So, where does Et Tu Brute really succeed? Well, unlike the aforementioned bands, they place much more emphasis on their clean passages. They are long, complex, and extremely well thought out. Layer after layer of guitars paint beautiful textures, gorgeous intricacies that can be both soothing and intense. Much of the CD could belong on an Explosions In The Sky release, although the arrangements are more complex and moody, dwelling mostly on minor keys to follow suite with the screamed sections. Of course, when the vocals do kick in, they tear into the listener like glass shards, and are a bit heavier than their contemporaries. The result is a varied, depressing, and emotional listen. It is almost draining to listen to, since so much of the music is rooted in building anxiety. The production isn’t anything special, but is still on par with their contemporaries and adds to the raw feel of the album. The true strength of the Et Tu Brute is not necessarily in their screamed or atmospheric sections, but rather how the two juxtapose one another. The band really works towards a crescendo in the last two tracks, and the results are breathtaking(particularly on With One Last Look). They certainly aren’t breathtakingly original, however they employ clean passages so well and to such a great extent that it puts them at the forefront of their genre.
Instrumentally, Et Tu Brute stands above most of their competition. As I previously mentioned, they make excellent use of their guitars and pour on multiple clean part, utilizing dreary arpeggios and beautiful single note lines. The guitars also shine in the distorted and screamed parts, as they actually employ quite a bit of technical playing. The music stops on a dime, and the band makes expert use of soft/loud dynamics. The bass really shines in the clean sections, and is audible throughout the recording. All members of the band work very well together, and are captivating even without vocals.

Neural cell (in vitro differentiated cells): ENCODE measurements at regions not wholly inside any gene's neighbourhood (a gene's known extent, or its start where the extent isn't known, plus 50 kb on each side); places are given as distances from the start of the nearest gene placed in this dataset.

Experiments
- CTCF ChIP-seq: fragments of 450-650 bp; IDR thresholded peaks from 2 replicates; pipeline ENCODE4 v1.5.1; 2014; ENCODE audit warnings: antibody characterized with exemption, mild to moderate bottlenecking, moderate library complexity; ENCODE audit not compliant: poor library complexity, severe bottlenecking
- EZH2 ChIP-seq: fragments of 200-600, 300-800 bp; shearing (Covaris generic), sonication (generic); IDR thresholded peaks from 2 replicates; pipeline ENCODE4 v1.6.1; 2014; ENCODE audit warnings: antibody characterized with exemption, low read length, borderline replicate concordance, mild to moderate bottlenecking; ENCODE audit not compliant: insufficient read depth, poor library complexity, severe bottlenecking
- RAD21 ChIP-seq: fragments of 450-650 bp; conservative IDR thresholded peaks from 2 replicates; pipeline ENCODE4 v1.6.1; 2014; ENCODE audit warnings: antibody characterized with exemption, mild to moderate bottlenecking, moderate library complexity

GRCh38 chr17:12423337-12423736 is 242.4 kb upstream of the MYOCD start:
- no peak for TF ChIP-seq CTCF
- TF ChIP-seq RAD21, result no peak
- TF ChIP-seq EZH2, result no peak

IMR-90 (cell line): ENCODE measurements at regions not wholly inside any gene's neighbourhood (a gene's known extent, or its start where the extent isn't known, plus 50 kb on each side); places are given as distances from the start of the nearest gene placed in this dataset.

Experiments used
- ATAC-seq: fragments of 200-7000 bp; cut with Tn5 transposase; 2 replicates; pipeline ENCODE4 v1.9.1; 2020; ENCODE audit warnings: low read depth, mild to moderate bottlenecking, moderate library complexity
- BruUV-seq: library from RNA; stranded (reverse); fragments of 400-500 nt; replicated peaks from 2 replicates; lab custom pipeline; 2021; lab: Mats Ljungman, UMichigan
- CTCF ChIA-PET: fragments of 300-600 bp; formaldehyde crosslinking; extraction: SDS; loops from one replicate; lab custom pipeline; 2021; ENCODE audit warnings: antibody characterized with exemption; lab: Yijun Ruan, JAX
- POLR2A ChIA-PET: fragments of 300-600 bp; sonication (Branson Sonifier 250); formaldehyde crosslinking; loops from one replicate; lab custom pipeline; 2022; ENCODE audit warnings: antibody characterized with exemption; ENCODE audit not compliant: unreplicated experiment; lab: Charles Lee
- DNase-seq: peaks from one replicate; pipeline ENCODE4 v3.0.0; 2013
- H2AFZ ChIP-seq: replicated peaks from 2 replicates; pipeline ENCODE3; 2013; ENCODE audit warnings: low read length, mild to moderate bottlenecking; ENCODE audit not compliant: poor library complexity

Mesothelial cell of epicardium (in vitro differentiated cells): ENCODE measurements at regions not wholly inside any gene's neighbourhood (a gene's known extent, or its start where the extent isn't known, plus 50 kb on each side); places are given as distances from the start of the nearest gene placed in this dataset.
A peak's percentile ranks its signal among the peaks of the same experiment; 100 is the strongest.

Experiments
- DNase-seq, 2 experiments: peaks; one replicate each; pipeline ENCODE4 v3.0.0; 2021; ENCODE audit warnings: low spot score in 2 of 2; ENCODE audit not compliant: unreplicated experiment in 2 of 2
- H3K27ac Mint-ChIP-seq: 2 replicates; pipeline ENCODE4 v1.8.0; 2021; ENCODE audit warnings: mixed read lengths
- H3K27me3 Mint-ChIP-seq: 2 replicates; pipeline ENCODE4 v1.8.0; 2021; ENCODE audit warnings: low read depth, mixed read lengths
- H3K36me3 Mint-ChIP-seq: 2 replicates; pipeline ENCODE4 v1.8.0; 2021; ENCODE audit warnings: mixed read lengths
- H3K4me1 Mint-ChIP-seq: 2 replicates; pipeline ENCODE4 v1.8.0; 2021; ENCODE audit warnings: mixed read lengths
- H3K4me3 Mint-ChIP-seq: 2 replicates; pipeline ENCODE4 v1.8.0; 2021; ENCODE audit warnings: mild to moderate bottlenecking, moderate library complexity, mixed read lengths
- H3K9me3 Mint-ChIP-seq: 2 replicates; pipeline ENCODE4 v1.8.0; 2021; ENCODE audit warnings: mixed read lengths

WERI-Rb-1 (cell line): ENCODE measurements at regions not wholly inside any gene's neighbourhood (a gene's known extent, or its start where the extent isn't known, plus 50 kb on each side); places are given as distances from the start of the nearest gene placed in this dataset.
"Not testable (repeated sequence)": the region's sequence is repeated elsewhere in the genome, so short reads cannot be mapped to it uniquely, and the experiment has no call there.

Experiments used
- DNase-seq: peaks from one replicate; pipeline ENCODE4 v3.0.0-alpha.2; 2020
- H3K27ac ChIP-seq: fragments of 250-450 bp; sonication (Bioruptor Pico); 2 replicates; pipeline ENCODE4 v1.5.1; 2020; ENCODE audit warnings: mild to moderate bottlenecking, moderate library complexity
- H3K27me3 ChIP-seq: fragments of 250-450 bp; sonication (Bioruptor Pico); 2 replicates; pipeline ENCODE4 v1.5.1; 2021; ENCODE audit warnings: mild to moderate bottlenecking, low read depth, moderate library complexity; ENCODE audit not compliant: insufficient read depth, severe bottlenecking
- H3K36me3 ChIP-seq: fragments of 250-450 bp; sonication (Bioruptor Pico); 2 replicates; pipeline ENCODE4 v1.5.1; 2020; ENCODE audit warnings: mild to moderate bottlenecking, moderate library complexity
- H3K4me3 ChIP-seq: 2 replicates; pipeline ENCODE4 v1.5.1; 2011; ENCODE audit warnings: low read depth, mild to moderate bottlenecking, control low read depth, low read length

Of course, there are some flaws present. The last two songs are much, much stronger than the first two. The first two songs focus on a specific style(the first screamo, the second Post Rock), where as the last two tracks combine them seamlessly. The closing track, With One Last Look
is easily the best song, an epic nine minute tour de force of everything that is great about the genre. Also, since it is only a Demo EP it is a bit short. Still, these flaws are rather irrelevant considering how good the actual material is.
Ultimately, Et Tu Brute’s Demo EP is a glimpse at all that could have been. They display a lot of promise and talent, it’s unfortunate that they have already broken up. Fans of Screamo should really enjoy this, as it is superb offering. Their Demo drips with emotion, and it truly represents the most honest and truthful time of a band. They had no record deal, no ultimate goal set up, they were just playing music to do what they love. Playing music to express themselves. It is the same kind of honesty that makes me feel so attached to bands like Panic and Saetia. And hopefully they, and all the other artists like them, can understand that in a world where no one gives a ***, they have at least one fan who will share, support, and love their music; and hopefully that is enough to continue to push bands like them to create, to express, and to inspire.